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BMJOPEN2015007911F2: (A) Cumulative frequency plot for C reactive protein (CRP). Data for the chronic obstructive pulmonary disease (COPD) cohort are plotted with a solid line and those for the control cohort with a dashed line; the shaded area indicates the normal range for the assay. (B) Box plot (boxes show IQR and median, whiskers show 10th and 90th centiles, circles are outliers) showing distribution of results for CRP by iron status in the COPD cohort. CRP was significantly higher in the iron-deficient (ID) group (median 10.5 vs 4.0 mg/L, p<0.001).

Mentions: In the COPD cohort, 37 patients (33%) had a CRP greater than 8 mg/L, the upper limit of normal for the assay used (figure 2A). In contrast, there was none in the control cohort (p<0.001, χ2). For the patients with COPD, CRP was significantly higher in the ID than in the IR group (median 10.5 vs 4.0, p<0.001; figure 2B), a relationship that persisted after adjustment for differences in FEV1 (p=0.028). The ID group had a higher self-reported rate of exacerbations in the year prior to enrolment (median 3 (IQR 2–6) vs 2 (IQR 1–4); p=0.024). Again, this relationship persisted after adjustment for differences in FEV1 (p=0.045).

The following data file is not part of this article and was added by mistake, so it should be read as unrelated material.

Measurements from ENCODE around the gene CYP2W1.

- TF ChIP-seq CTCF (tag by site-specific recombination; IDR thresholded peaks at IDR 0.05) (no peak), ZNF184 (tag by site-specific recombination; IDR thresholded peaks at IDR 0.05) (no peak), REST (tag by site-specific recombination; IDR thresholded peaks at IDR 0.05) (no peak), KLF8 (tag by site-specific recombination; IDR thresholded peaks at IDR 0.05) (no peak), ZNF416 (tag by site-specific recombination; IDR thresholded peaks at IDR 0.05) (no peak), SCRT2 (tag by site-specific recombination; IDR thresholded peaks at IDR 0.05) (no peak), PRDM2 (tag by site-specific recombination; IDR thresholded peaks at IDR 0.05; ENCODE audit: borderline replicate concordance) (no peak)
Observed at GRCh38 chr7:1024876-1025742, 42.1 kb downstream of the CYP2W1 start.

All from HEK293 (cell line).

A cross-sectional study of the prevalence and associations of iron deficiency in a cohort of patients with chronic obstructive pulmonary disease.